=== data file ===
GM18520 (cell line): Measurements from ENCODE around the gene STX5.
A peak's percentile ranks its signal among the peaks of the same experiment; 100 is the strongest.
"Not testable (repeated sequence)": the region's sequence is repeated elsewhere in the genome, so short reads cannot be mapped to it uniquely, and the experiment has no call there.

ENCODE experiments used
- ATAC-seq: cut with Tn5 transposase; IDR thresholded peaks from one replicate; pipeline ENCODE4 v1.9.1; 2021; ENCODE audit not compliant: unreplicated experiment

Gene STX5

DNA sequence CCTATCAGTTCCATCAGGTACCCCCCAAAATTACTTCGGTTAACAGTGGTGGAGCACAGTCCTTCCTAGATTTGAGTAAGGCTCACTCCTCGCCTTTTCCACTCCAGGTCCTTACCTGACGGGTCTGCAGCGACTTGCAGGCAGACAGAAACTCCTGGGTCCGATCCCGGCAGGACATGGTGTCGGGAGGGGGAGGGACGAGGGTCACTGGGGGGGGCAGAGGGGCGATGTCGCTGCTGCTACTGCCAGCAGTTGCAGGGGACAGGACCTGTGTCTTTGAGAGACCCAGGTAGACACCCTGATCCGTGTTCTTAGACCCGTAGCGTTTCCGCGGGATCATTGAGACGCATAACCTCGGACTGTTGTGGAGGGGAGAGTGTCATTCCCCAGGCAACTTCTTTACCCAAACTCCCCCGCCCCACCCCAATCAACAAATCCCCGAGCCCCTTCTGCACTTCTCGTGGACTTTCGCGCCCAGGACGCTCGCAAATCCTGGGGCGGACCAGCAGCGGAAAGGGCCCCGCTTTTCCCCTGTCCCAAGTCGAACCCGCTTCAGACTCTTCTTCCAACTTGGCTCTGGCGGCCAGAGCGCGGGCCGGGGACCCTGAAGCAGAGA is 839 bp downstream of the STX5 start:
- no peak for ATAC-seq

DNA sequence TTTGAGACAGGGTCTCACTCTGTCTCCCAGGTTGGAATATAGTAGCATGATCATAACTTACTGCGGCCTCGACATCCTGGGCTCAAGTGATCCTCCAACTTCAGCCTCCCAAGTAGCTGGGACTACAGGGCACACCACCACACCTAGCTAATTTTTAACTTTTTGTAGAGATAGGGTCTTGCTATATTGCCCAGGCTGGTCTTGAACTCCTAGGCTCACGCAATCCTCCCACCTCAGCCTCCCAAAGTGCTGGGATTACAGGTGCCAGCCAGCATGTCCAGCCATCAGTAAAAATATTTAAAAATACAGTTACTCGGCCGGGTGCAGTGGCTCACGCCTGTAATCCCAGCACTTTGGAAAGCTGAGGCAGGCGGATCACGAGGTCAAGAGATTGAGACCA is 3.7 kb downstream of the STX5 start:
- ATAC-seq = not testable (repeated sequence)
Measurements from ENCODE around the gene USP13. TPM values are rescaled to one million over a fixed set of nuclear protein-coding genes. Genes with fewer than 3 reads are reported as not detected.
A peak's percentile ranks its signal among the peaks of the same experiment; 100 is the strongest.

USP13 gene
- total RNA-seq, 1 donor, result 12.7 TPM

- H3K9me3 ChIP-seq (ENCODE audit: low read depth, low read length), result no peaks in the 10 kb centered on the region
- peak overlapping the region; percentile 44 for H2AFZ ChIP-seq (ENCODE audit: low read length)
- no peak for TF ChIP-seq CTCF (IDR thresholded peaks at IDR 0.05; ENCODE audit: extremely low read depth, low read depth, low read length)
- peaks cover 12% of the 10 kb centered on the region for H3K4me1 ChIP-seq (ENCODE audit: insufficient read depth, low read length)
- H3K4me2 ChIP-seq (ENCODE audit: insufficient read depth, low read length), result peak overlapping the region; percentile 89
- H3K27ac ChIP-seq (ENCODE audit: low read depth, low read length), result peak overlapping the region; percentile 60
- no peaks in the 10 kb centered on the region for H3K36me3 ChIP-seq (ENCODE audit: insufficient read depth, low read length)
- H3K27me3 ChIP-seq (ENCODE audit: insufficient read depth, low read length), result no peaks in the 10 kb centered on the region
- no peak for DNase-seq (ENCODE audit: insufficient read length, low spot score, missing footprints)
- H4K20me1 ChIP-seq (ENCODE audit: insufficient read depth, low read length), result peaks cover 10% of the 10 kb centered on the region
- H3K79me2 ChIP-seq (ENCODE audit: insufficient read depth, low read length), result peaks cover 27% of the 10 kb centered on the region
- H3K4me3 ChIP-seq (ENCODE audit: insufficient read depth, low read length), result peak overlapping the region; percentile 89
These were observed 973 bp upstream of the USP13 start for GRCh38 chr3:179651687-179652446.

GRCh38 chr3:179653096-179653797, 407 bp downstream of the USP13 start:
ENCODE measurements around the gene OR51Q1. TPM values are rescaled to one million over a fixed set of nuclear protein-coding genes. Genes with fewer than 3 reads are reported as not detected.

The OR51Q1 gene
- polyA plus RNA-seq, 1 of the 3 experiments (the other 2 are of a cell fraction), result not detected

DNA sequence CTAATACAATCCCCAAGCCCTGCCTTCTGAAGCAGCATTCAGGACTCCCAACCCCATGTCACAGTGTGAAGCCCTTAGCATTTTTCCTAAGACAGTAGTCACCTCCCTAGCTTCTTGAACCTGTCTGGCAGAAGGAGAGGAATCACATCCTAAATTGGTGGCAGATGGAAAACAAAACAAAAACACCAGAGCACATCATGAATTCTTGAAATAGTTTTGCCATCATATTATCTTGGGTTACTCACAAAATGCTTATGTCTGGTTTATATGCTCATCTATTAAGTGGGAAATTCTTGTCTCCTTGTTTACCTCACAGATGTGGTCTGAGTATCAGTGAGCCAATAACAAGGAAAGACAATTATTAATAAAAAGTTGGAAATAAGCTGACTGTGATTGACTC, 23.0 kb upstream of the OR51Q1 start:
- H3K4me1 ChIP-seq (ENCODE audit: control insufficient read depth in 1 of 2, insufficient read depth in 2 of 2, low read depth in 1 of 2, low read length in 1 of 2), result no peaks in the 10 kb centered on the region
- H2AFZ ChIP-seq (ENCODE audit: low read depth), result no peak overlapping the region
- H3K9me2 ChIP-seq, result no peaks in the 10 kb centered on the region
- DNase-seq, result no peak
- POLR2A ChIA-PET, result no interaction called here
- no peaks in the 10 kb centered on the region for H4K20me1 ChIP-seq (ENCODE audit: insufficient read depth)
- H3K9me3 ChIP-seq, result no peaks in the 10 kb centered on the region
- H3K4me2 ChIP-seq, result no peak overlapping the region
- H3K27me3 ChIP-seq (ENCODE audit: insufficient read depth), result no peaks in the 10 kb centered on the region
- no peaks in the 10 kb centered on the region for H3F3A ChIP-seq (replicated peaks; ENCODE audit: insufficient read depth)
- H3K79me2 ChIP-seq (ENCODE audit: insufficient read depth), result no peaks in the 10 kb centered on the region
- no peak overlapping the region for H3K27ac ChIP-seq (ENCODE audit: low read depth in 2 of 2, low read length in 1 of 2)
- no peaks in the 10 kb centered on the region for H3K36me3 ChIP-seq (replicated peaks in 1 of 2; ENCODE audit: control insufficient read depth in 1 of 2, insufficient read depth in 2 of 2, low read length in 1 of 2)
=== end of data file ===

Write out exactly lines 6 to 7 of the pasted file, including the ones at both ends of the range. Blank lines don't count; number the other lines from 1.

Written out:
Gene STX5

DNA sequence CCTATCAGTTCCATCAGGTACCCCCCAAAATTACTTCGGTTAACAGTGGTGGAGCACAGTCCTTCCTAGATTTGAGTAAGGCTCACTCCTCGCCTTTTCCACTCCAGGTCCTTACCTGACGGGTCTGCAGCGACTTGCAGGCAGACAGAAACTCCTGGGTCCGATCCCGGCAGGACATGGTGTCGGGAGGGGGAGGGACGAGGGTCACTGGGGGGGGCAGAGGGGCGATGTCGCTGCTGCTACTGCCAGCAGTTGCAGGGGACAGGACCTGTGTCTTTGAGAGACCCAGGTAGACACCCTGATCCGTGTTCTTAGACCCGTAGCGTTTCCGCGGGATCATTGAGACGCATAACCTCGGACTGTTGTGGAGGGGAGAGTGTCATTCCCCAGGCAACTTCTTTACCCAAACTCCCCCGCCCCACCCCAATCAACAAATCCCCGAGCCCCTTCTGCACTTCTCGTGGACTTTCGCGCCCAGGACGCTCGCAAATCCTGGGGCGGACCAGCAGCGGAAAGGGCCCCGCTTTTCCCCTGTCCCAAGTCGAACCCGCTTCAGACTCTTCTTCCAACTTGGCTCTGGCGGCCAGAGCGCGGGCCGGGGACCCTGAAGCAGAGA is 839 bp downstream of the STX5 start: